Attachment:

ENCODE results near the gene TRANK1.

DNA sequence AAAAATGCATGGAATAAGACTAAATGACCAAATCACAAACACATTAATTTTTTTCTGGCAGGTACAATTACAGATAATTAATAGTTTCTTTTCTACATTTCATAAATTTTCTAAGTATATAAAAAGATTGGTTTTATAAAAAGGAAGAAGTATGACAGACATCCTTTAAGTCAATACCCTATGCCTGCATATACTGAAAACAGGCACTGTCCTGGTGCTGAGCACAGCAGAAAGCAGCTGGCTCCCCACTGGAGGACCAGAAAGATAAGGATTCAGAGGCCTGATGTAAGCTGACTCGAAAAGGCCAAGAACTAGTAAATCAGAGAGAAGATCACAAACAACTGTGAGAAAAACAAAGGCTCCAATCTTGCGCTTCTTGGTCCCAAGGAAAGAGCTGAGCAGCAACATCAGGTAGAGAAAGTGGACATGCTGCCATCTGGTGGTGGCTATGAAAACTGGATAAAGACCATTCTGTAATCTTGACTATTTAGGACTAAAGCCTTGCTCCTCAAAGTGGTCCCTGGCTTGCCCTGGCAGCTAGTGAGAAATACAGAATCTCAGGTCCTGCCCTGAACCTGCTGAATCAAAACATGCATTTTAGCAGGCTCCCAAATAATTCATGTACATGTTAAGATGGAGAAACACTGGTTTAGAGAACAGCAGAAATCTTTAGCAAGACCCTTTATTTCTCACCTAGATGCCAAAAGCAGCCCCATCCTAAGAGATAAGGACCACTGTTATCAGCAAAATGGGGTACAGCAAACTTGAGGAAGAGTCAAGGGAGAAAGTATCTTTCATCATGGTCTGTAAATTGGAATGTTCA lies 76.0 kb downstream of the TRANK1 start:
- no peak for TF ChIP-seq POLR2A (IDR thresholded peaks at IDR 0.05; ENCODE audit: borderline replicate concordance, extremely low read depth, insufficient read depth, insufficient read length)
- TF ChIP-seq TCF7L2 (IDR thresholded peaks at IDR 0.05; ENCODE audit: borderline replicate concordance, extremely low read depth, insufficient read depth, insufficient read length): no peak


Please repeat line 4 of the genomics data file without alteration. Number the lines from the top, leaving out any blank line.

- TF ChIP-seq TCF7L2 (IDR thresholded peaks at IDR 0.05; ENCODE audit: borderline replicate concordance, extremely low read depth, insufficient read depth, insufficient read length): no peak